The age of innocence

'Little Women' for the 21st century

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Sony

Jo March is elated.

A few moments earlier, she was in excruciating pain: Another pie-eyed scribbler stranded on the non-editorial side of the desk. Too shy to admit the truth, Jo (Saoirse Ronan) claims the story is a creation of her friend, but Mr. Dashwood (Tracy Letts), the editor, can see her ink-stained fingers from here. He chuckles as he reads, turns pages over and stabs them down on the desk with a tremendous thunk, and scratches out paragraphs whole. He’ll buy it, he says, with the edits of course. Jo asks if he might be interested in more stories. Yes, he responds: “But if your main character is a girl, make sure she is married by the end. Or dead. Either way.”

Written for the screen and directed by Greta Gerwig, Little Women is a playful twist on that “either way.” It’s a faithful adaptation of Louisa May Alcott’s beloved novel with a nod to autobiographical elements. The publishing company Dashwood works for is the Boston-based Roberts Brothers — the publishers of Little Women in 1868 and ’69. Jo’ll return to Dashwood in due course, but now she runs happy and free — a writer with cash in hand.

And run she does — smiling broadly as her long, curly hair clings to her skull for dear life. She is joy incarnate, and the cinematography (Yorick Le Saux) and cutting (Nick Houy) can barely keep up.

Freely hopscotching from present to past, Massachusetts to Paris, Gerwig rearranges Alcott’s narrative to extrapolate themes connecting the four March sisters — Jo, Meg, Amy and Beth (Ronan, Emma Watson, Florence Pugh and Eliza Scanlen) — with mother, Marmee (Laura Dern), Aunt March (Meryl Streep), next-door neighbor, Mr. Laurence (Chris Cooper) and his grandson, Laurie (Timothée Chalamet). It’s a veritable murderers’ row of performers, and each one bursts from the frame the way Alcott’s prose pops off the page.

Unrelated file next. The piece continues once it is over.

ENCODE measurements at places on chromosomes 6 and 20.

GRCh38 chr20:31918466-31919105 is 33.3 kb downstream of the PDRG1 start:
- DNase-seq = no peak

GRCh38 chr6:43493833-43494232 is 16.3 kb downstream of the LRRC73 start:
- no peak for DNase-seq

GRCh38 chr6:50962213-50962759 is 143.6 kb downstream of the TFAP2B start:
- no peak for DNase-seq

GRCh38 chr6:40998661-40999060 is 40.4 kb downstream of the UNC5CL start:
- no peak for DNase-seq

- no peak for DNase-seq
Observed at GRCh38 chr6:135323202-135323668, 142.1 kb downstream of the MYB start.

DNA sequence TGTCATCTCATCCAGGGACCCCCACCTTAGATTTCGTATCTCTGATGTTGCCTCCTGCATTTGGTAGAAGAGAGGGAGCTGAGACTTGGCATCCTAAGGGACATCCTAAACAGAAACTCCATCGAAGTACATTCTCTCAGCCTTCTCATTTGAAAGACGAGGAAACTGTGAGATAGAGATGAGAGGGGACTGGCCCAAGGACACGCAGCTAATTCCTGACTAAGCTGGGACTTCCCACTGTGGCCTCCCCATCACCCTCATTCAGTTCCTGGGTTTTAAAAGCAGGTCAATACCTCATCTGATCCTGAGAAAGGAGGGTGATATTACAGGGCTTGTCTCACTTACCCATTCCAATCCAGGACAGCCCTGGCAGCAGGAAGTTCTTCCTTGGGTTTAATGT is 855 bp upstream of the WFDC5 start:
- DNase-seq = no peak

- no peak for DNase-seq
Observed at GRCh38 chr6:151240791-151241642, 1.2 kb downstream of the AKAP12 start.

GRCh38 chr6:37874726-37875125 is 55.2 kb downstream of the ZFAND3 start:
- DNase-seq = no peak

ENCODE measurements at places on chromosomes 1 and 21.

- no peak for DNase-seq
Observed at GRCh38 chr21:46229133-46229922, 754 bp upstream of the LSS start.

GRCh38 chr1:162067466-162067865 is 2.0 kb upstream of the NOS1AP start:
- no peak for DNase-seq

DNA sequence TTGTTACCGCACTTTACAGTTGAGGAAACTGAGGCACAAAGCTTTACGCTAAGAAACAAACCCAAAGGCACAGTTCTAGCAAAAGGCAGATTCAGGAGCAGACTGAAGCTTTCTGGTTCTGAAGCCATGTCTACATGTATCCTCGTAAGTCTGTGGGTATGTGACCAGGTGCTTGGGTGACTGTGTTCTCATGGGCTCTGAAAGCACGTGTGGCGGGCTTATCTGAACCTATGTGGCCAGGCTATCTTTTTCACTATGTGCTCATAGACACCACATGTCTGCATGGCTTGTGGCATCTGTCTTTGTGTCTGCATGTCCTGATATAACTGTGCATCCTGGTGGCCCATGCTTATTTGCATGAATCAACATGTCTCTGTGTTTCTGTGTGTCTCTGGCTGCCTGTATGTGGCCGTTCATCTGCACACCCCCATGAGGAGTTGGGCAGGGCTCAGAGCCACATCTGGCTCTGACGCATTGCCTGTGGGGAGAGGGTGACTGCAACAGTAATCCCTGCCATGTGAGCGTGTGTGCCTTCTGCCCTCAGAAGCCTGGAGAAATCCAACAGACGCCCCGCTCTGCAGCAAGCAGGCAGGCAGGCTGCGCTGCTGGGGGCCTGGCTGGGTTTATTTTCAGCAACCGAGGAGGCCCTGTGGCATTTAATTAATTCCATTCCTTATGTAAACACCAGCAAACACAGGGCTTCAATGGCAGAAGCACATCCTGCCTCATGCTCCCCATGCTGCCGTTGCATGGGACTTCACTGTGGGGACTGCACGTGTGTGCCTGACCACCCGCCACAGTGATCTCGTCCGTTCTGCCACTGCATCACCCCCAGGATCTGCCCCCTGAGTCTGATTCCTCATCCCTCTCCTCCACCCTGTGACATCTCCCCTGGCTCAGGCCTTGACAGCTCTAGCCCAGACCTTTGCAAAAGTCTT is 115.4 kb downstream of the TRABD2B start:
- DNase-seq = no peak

Few books in the American canon are as beloved as Little Women, or as adapted. Gerwig’s version marks the eighth time the March sisters have graced the silver screen, and each iteration bears the mark of its time. It’s what makes returning to this material so enjoyable decade after decade — each version finds something else in Alcott’s story echoed in the present day. For Gerwig, it’s four sisters, similar but different, trying to find their way in an America trying to find its footing. “I’ve had a lot of troubles,” wrote Alcott, “so I write jolly tales.”

Everything here feels present tense. The obstacles Jo, Meg, Amy and Beth face are easily extrapolated to today. As are the answers Aunt March and Laurie offer. The 1860s were troubled times in America — so are the 2010s for that matter — but when the March sisters find their place in this world, they do so not by concession, but by compromise.

“No one will forget Jo March,” she declares defiantly.

“I can believe it,” the man sitting opposite says. He is her confidant, but not yet her lover. She’s a writer, but not yet an author. By journeys end, they’ll be both. Or dead. Either way.

ON THE BILL: Little Women opens Christmas Day.